Monday: The hearings begin at 11 a.m. EDT, with opening 10-minute statements from the chairman of the Judiciary Committee, Democratic Sen. Dick Durbin, along with the ranking member, Republican Sen. Chuck Grassley, according to a press release. The other 20 members of the committee will also give statements, and the day will conclude with Jackson delivering her opening statement, lasting 10 minutes.

Tuesday and Wednesday: Both days will begin at 9 a.m. EDT. Committee members will each get 30 minutes of questioning time on Tuesday and 20 minutes on Wednesday. Questioning of Jackson on Wednesday is expected to be shorter.

Thursday: Jackson won't appear on the last day of the hearings. Beginning at 9 a.m. EDT, the committee will hear from outside witnesses and the American Bar Association.

NPR.org will provide live coverage and analysis of the hearings.

You can listen to NPR's simulcast each day on NPR.org, on the NPR One app or on your local NPR member station. Find your station here.

Supreme Court confirmation hearings have a historical legacy

The Senate Judiciary Committee ultimately votes on whether to report out a nominee's candidacy to the rest of the upper chamber for a final debate and vote, so the hearings are a high-profile step in the process. They help shape a nominee's case and are where any reservations or important questions often come to light.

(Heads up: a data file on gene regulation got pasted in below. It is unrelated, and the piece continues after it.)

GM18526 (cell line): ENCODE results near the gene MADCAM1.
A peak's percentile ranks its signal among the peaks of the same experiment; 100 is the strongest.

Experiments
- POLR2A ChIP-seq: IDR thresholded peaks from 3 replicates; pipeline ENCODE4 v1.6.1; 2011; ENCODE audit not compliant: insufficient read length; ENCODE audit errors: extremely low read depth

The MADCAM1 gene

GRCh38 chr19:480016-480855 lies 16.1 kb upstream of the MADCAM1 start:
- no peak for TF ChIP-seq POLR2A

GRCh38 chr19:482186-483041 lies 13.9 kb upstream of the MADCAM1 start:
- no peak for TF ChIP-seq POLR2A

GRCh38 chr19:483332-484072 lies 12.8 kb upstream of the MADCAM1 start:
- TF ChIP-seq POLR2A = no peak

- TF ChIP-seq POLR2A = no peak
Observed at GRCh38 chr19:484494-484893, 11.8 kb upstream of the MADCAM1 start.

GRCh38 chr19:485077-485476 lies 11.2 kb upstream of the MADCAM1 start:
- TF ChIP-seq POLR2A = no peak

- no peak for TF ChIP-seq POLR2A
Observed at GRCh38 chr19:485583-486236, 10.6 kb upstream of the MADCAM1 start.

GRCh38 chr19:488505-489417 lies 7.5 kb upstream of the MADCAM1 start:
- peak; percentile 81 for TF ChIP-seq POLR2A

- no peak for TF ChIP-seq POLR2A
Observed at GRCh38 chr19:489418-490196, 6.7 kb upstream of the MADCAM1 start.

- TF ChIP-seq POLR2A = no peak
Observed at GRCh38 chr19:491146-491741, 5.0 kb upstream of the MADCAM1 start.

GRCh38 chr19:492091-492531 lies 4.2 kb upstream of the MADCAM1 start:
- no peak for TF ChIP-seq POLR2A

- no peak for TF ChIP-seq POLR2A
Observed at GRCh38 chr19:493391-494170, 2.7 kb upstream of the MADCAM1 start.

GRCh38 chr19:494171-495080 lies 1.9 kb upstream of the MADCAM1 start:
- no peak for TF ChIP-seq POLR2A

To her possible benefit, Jackson appeared in front of the same group of lawmakers just one year ago, when the committee reviewed her nomination for the D.C. Circuit Court of Appeals. Ultimately, the Senate confirmed Jackson, who also received yes votes from Republican Sens. Susan Collins, Lisa Murkowski and Lindsey Graham. Of those three, only Graham holds a spot on the Judiciary Committee.

Despite her strong candidacy and the semblance of bipartisan support shown last year, Jackson's upcoming battle is expected to be more challenging. Though the confirmation process used to be seen as more of a cross-party effort, it's morphed into a contentious and fiercely partisan process.